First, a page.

In this Just the Facts, we will look at the impact of the COVID-19 pandemic on women and make a timely assessment of how gender equality is part of the EU’s COVID-19 recovery plan, despite it remaining a contentious subject for EU Member States.
Impact of the pandemic on women
In May 2021, the Ireland-based EU agency Eurofound (European Foundation for the Improvement of Living and Working Conditions) highlighted how women have been disproportionately impacted by COVID-19.
Women remain over-represented in sectors that have been hit hardest by the pandemic, such as healthcare, retail, domestic and care workers. Women represent 76% of total healthcare workers in the EU, with 80% of all healthcare workers in Ireland being women. Furthermore, domestic violence has significantly increased since the lockdown period began, according to An Garda Síochána. Women’s Aid reported a 43% increase in responses to its 24-hour helpline between March and June 2020.
Eurofound recently published findings from its survey ‘Living, Working and COVID-19’. They highlight that “the unintended consequences of measures put in place by governments in spring 2020 in an attempt to control the spread of the pandemic, has been to increase considerably women’s share of unpaid work”. It is therefore essential to understand how crise effect those of different genders in diverging ways, and to include a gender dimension in policy responses, as several Irish MEPs have recently been calling for at the EU level.
What is the EU doing to contribute to gender equality?
In the 2019 European Parliament elections, 40.4% of MEPs elected were women, the highest proportion ever. Further milestones came with the appointment of Ursula von der Leyen as the first female President of the European Commission and Christine Lagarde as the first female President of the European Central Bank. Despite these achievements, gender equality remains a polarising subject in the EU.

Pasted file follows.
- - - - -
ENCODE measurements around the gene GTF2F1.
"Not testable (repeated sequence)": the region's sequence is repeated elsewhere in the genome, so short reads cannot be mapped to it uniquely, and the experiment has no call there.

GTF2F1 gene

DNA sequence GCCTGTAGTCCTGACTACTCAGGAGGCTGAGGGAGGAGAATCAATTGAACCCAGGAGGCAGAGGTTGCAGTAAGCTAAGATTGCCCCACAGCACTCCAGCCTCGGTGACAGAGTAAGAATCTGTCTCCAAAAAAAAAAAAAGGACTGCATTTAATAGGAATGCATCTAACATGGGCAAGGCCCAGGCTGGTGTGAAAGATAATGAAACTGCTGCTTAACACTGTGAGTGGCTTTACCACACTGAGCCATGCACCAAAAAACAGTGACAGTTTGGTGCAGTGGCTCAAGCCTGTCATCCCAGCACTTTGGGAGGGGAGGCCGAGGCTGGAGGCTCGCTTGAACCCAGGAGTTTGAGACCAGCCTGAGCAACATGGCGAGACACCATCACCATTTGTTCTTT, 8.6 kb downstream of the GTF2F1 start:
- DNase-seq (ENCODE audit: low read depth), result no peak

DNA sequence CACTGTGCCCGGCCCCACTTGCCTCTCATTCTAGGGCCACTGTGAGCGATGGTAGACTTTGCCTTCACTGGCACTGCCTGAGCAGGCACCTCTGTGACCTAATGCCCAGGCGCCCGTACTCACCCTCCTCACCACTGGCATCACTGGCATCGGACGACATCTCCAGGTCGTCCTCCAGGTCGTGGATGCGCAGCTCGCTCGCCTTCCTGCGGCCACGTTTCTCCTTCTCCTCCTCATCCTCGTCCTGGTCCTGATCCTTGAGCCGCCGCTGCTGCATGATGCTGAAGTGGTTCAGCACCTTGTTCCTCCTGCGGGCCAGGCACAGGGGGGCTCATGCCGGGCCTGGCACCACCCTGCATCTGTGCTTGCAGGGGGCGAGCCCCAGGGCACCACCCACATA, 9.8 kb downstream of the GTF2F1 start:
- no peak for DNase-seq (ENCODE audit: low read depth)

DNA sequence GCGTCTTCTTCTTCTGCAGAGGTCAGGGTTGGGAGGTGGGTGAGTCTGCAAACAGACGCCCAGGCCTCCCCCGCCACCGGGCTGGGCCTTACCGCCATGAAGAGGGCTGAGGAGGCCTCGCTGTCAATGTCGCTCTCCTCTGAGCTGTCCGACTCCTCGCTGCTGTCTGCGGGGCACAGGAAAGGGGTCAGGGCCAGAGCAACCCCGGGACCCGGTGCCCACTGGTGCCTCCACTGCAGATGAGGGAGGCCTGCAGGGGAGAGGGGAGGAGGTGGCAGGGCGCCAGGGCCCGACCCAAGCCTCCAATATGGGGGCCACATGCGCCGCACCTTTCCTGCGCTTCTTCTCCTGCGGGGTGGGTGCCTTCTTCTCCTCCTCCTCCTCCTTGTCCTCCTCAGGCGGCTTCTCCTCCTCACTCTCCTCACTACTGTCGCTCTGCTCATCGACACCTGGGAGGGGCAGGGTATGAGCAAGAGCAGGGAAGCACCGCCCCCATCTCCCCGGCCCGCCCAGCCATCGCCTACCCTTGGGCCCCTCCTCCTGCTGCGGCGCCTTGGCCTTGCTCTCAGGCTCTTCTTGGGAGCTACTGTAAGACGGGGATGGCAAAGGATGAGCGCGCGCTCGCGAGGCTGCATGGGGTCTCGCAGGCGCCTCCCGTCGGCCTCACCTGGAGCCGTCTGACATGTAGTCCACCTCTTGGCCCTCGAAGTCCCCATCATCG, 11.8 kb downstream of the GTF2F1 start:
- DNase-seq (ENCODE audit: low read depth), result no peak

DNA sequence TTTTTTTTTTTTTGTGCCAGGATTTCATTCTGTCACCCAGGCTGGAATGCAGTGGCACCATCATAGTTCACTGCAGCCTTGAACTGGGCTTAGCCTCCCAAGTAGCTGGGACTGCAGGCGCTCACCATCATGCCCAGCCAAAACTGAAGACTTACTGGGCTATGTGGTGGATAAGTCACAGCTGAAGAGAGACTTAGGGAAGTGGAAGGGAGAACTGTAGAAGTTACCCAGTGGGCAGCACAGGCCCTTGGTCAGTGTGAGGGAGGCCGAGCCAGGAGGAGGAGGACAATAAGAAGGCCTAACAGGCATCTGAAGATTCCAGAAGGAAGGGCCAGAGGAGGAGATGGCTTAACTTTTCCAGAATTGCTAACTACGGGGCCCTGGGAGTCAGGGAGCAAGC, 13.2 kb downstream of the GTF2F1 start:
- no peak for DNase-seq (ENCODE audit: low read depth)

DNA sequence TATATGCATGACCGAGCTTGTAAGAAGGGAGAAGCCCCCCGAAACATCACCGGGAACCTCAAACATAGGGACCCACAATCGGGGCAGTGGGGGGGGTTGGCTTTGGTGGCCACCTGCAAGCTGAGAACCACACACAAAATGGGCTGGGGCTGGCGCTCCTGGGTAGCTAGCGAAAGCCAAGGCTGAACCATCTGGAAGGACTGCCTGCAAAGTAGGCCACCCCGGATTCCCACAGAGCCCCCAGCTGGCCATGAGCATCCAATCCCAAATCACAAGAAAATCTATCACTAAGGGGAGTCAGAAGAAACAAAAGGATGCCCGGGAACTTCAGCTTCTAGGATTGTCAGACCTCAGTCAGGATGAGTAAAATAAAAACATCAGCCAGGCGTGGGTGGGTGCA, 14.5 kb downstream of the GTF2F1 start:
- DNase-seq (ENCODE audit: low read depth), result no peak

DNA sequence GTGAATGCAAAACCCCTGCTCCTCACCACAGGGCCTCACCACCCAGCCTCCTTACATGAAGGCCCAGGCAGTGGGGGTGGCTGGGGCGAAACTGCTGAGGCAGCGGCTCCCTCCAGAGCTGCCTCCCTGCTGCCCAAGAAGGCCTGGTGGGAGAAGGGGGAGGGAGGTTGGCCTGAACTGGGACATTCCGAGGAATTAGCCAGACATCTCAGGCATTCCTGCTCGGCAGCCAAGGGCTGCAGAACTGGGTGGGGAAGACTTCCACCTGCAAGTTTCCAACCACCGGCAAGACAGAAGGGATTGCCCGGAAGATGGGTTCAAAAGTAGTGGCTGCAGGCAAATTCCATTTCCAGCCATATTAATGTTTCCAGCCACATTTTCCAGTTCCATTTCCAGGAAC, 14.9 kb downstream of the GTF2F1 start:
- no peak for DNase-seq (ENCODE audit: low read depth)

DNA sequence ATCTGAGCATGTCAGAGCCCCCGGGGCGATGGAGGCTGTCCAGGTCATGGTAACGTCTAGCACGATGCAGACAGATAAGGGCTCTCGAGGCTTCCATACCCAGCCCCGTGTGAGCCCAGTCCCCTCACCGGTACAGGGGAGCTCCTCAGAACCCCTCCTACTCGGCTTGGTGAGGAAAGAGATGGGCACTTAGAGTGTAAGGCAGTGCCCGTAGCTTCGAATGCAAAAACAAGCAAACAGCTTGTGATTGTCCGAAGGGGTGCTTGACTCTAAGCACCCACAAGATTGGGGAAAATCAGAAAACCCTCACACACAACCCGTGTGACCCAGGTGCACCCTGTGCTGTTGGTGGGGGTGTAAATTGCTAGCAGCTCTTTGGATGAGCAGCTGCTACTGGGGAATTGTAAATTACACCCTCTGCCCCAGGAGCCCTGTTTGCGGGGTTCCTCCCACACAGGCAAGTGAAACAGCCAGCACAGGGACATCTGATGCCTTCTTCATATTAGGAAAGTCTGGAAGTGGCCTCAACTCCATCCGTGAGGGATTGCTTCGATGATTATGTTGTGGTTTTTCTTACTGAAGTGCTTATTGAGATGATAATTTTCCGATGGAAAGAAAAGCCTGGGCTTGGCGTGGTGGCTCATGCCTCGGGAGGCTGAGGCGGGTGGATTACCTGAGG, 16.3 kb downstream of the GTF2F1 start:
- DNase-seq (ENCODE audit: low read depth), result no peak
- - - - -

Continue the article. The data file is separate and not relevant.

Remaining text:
A report commissioned by Finnish MEP and European Parliament Vice-President Heidi Hautala, highlighted that the number of MEPs “who oppose women’s reproductive rights, gender equality, sexuality education, same sex marriage and the Council of Europe Convention on Violence Against Women (Istanbul Convention) stands at over 210, around 30 percent”. This figure was 15 percent in the previous European Parliament term.
Several Irish MEPs, such as Frances Fitzgerald MEP, who was the rapporteur for the report on the gender perspective in the COVID-19 crisis and post-crisis period, have called for a stronger gender dimension in policy making. Other MEPs, such as Barry Andrews, Deirdre Clune and Billy Kelleher, have also called for including gender lens in specific policy areas – the EU’s digital transition and in trade policy.
As the Council of Europe marks the 10th anniversary of the Istanbul Convention, its ratification remains a point of contention, with six Member States having yet to ratify the convention, with Poland in July 2020 formally beginning its withdrawal process from the convention. This shows how the issue of gender equality remains one of contention at EU level.
In March 2020, the European Commission launched the Gender Equality Strategy 2020 – 2025, recognising the stagnation in the EU’s progress on gender equality and laying out the plan for the future. One year on, with the added obstacle of the COVID-19 pandemic, they published a report on progress made; 2021 report on Gender Equality in the EU. The European Commission recognises in the report the extent to which the EU can promote gender equality within its competences depends on the implementation of gender mainstreaming practices by national governments and policymakers.
Gender Equality and the EU’s Recovery Plan